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CAMP FOSTER, Okinawa — Bases on Okinawa began bracing for what weather officials expect to be a wet, windy weekend, courtesy of Typhoon Sinlaku. Meanwhile, another tropical storm formed overnight Tuesday near Iwo Jima and began a zigzag course in Tokyo’s general direction, but it didn’t appear to be a threat to the area.

Tropical Cyclone Condition of Readiness 3 was declared at 11 a.m. Wednesday for U.S. bases on Okinawa. Officials at Kadena’s 18th Wing Weather Flight forecast 58 mph sustained winds and 86 mph gusts Saturday evening with up to eight inches of rain.

Sinlaku’s track has varied westward by nearly 250 miles the past two days, according to Joint Typhoon Warning Center forecasts. Computer-generated dynamic aids still don’t completely agree on where Sinlaku might go, 18th Wing Weather Flight commander Capt. Brandon Alexander said.

"We need to remain watchful. We’re not out of the woods by a long shot," he said. "Take it seriously, don’t take chances, as always."

Alexander advised U.S. personnel on and off base to begin "taking stock of what they have in the house, make sure the typhoon kit is ready, be prepared to live out of the house for a couple of days."

"Start putting away outside items, toys, lawn furniture. Those can become dangerous. And take that trip to the commissary, if you haven’t already," he said.

At 9 p.m. Wednesday, Sinlaku churned 443 miles south-southwest of Okinawa, wobbling north at just 5 mph. "The good thing is, it’s slowing down, it gives us more time … to watch and see where it goes," Alexander said.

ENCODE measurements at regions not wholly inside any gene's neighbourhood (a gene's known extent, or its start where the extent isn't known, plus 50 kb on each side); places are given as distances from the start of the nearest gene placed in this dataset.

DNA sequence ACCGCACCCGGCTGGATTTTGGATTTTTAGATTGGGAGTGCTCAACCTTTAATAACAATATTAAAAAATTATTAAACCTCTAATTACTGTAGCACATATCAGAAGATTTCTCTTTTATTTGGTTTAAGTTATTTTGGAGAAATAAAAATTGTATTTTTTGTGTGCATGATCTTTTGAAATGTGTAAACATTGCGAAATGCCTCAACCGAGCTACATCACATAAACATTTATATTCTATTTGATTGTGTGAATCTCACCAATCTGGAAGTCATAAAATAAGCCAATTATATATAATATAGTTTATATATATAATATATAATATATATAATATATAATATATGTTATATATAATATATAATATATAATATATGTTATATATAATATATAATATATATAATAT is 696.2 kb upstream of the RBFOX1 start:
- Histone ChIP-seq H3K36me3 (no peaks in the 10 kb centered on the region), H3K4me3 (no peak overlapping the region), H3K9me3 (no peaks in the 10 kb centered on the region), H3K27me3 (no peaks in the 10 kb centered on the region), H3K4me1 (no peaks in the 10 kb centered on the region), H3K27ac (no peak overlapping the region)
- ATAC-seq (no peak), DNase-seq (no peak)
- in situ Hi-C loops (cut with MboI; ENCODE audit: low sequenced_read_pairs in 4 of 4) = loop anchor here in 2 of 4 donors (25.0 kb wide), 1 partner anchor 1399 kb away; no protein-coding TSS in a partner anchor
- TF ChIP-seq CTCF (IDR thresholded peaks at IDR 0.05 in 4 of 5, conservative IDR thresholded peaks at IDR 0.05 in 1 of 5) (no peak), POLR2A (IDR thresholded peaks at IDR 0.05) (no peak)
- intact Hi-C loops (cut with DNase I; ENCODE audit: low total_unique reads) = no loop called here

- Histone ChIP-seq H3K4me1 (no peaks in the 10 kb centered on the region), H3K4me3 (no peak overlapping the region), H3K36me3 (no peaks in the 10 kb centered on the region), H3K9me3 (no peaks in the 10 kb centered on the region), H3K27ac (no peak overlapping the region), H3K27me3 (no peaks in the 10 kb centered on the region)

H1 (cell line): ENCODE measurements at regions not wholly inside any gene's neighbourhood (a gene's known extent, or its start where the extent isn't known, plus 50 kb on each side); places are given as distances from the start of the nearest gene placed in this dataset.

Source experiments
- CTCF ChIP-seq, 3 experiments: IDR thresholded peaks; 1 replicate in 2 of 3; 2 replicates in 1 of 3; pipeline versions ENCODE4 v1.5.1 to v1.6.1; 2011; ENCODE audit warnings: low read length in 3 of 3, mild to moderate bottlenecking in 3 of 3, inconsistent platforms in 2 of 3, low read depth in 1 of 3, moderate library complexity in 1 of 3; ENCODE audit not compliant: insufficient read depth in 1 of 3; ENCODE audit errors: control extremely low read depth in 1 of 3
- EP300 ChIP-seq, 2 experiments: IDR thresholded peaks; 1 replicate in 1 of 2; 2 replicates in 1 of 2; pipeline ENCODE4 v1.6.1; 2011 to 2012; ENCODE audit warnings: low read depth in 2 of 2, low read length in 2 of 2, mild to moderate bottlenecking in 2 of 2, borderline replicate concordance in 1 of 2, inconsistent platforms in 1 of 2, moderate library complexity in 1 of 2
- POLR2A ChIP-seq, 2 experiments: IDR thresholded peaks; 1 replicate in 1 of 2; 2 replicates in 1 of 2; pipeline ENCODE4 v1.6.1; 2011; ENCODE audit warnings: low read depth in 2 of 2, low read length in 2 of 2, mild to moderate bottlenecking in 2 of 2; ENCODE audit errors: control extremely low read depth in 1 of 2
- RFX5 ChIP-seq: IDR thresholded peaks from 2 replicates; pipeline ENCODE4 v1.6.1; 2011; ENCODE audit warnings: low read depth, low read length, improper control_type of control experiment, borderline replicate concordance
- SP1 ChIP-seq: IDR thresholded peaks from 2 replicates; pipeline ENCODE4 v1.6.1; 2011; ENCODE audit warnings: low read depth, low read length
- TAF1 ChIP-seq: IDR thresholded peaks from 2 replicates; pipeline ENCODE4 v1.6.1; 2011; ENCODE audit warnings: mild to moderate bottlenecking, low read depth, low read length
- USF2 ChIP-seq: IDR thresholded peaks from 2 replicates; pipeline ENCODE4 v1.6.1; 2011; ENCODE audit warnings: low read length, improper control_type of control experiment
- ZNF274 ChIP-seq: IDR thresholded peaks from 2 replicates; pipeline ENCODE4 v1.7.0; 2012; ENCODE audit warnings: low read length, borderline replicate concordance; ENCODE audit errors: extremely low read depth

JTWC forecasts call for Sinlaku to rumble 65 miles west of Kadena at 10 p.m. Saturday, packing sustained 121 mph winds and 150 mph gusts at its center, nearly equal to a Category 4 hurricane on the Saffir-Simpson scale.

Gusts of 58 mph and greater should start Friday night, peaking as high as 92 mph late Saturday and diminishing early Sunday, Alexander said.

Sinlaku is forecast to pick up forward speed and weaken as it rumbles northeast away from Okinawa, diminishing into a tropical storm as it passes 158 miles southeast of Sasebo Naval Base at 9 p.m. Monday. It’s also projected to miss Marine Corps Air Station Iwakuni some 220 miles to its southeast.

"It could still change," Alexander cautioned about the forecast track.

Commissaries are already seeing a bounce in business thanks to Sinlaku, with water and fast-food items flying off shelves as quickly as they could be restocked.

"We’re expecting a jump in business on Thursday; we may open our doors earlier," said Camp Foster Commissary’s grocery manager Jim Smalley. He said commissaries typically see an increase of as much as $30,000 in daily sales during the run-up to a storm.

A caller told Stripes that she needed an hour to shop and clear the checkout line at Kadena’s commissary. Smalley reported sporadic long lines during the day Wednesday.

Meanwhile, unnamed Tropical Storm 16W weakened into a tropical depression as it swirled 431 miles southeast of Tokyo at 3 p.m. Wednesday, moving west-northwest at 9 mph.

It’s forecast to creep within 125 miles of Yokosuka Naval Base and 150 miles of Yokota Air Base at mid-day Friday with 52 mph sustained winds and 65 mph gusts at its center. It should then turn back out toward open water northeast of Tokyo.

JTWC forecasts call for both bases to be well outside of the relatively small storm’s 40-mph wind bands. "Yokota may get nothing. Yokosuka might get something," Alexander said.

If it becomes a named storm, 16W will be called Hagupit, a Tagalog (Philippines) word meaning to lash or to flog.

On the Web:Follow Typhoon 15W (Sinlaku) forecast track at Tropical Storm 16W forecast track at latest tropical cyclone conditions of readiness and weather information for Okinawa at

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Dave Ornauer has been employed by or assigned to Stars and Stripes Pacific almost continuously since March 5, 1981. He covers interservice and high school sports at DODEA-Pacific schools and manages the Pacific Storm Tracker.
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